East Asian Languages and Cultures | Contemporary Chinese Politics
E390 | 24934 | Kennedy

Many believe China will inevitably become a world power; yet just as
many believe the Chinese state's ability to effectively govern is
declining. Both views cannot be true. The only way to make sense of
this paradox is to better understand Chinese politics. In this
course, you will learn about: 1) trends and patterns in Chinese
politics since 1949; 2) the participants, institutions, and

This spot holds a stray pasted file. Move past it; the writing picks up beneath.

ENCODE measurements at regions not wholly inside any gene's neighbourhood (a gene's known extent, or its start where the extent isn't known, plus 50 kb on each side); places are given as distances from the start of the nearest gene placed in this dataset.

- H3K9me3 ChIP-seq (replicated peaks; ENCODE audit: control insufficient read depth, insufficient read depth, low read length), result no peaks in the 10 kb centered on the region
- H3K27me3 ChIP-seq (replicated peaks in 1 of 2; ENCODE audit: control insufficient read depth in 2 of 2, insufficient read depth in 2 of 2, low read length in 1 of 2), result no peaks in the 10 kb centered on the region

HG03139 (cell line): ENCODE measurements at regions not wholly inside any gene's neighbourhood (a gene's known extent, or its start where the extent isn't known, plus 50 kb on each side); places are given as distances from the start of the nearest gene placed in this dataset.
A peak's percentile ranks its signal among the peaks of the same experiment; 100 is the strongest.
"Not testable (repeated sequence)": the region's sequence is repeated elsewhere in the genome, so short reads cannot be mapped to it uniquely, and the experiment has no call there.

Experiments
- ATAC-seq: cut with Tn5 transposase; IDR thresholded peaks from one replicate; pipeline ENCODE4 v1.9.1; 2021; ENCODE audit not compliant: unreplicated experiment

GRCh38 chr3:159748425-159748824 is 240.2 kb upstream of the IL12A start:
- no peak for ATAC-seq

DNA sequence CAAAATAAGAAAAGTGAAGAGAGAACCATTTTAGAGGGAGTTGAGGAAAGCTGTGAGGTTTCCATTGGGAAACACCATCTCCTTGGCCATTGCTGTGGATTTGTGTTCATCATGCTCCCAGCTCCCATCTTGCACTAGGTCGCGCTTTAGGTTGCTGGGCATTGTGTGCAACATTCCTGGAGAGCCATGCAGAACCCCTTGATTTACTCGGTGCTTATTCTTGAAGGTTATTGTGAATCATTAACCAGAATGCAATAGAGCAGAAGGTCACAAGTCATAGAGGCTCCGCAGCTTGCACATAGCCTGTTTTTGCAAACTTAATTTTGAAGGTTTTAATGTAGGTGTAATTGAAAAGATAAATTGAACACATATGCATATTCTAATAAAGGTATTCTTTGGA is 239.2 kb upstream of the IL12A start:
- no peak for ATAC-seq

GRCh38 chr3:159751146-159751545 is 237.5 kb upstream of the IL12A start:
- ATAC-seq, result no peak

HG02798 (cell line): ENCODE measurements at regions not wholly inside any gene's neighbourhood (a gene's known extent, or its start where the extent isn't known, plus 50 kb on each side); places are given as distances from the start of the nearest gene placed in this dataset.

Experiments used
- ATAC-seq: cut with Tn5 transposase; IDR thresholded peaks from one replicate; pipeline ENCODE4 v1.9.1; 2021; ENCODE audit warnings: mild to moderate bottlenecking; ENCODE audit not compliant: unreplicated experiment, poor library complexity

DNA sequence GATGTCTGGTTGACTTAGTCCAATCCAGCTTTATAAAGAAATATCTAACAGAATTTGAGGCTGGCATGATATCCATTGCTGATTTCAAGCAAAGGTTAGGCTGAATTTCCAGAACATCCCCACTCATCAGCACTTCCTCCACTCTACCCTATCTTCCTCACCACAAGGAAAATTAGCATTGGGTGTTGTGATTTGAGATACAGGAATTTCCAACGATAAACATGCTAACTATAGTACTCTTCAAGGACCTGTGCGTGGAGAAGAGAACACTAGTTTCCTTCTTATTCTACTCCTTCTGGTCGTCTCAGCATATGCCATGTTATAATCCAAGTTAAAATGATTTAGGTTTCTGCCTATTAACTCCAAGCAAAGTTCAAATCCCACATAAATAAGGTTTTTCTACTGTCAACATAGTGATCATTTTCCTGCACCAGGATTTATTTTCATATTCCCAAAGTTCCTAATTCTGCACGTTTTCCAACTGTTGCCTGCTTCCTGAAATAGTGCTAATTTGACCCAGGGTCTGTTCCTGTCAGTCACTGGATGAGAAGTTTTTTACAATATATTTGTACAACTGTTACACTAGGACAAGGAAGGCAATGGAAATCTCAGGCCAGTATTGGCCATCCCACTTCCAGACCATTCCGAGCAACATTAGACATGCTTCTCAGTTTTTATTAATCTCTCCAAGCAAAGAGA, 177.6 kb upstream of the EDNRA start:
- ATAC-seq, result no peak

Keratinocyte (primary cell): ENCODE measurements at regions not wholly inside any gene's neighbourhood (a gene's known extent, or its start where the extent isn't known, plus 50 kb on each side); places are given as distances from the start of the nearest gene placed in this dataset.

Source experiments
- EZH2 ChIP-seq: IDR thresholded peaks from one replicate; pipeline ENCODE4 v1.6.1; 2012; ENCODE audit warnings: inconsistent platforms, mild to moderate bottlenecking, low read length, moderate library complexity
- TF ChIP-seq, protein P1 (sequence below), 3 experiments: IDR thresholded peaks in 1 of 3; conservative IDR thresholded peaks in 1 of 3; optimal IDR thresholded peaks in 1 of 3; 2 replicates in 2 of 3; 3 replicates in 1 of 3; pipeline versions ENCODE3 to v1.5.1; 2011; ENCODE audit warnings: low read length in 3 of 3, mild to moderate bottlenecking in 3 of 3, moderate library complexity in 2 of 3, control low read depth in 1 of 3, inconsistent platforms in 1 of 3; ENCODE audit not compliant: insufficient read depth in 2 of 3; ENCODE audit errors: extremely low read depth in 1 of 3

processes that constitute China's political system; and 3) the
primary concepts and research methods used to study Chinese
politics. We will regularly compare and contrast China and other
political systems.

No previous study of Chinese history or politics is required.

Reading averages 90-120 pages per week, and is drawn from academic
books and articles and primary materials. Other assignments include
3 short papers and a midterm and final.

This course meets with Political Science Y-333; credit given for
only one of EALC-E 350 on this topic, EALC-E 390,  and POLS-Y 333.